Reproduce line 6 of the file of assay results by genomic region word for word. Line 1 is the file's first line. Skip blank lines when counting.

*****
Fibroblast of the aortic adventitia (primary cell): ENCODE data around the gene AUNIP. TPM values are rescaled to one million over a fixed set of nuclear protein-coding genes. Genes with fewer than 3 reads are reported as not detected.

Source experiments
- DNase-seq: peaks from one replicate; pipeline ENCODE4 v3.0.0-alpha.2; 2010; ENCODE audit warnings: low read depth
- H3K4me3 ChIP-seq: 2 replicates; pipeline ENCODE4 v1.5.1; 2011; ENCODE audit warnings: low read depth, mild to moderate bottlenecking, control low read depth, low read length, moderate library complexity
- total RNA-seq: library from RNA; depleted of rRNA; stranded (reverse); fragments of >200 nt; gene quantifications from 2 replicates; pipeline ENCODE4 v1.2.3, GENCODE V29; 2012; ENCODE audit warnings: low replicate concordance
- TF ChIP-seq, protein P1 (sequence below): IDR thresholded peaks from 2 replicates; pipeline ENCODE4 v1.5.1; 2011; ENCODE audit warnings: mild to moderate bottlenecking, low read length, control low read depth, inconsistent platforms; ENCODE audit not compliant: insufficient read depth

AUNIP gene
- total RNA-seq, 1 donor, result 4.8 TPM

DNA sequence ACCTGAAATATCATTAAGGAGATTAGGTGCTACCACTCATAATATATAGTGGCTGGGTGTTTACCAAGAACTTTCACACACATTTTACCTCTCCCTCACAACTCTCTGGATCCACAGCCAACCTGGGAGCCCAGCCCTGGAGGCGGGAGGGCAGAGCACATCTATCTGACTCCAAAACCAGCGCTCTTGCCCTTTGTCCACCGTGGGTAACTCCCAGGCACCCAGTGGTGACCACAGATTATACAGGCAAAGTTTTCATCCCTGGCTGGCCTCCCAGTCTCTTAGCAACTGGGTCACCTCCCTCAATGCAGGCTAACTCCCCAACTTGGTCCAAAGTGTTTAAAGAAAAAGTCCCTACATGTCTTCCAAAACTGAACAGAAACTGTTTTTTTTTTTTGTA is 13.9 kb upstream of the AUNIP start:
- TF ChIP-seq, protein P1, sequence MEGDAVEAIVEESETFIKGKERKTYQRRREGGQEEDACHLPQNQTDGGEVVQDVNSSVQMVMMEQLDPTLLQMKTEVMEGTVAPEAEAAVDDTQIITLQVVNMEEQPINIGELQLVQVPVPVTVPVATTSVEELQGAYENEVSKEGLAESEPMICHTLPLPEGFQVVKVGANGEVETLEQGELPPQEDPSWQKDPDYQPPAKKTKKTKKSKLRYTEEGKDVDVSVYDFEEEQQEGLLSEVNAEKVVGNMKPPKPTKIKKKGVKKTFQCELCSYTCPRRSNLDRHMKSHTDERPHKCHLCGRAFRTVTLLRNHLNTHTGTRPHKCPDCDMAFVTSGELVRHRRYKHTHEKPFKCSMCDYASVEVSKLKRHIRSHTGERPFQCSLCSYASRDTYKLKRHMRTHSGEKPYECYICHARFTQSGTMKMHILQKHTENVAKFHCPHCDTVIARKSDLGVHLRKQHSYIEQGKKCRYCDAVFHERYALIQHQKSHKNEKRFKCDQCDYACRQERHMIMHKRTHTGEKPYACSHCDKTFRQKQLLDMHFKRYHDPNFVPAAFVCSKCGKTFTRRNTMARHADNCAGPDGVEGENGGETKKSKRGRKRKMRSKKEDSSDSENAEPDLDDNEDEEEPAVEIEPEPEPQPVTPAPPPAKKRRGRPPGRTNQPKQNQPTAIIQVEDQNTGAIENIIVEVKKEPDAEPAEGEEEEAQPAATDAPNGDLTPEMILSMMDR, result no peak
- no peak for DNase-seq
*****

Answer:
- TF ChIP-seq, protein P1 (sequence below): IDR thresholded peaks from 2 replicates; pipeline ENCODE4 v1.5.1; 2011; ENCODE audit warnings: mild to moderate bottlenecking, low read length, control low read depth, inconsistent platforms; ENCODE audit not compliant: insufficient read depth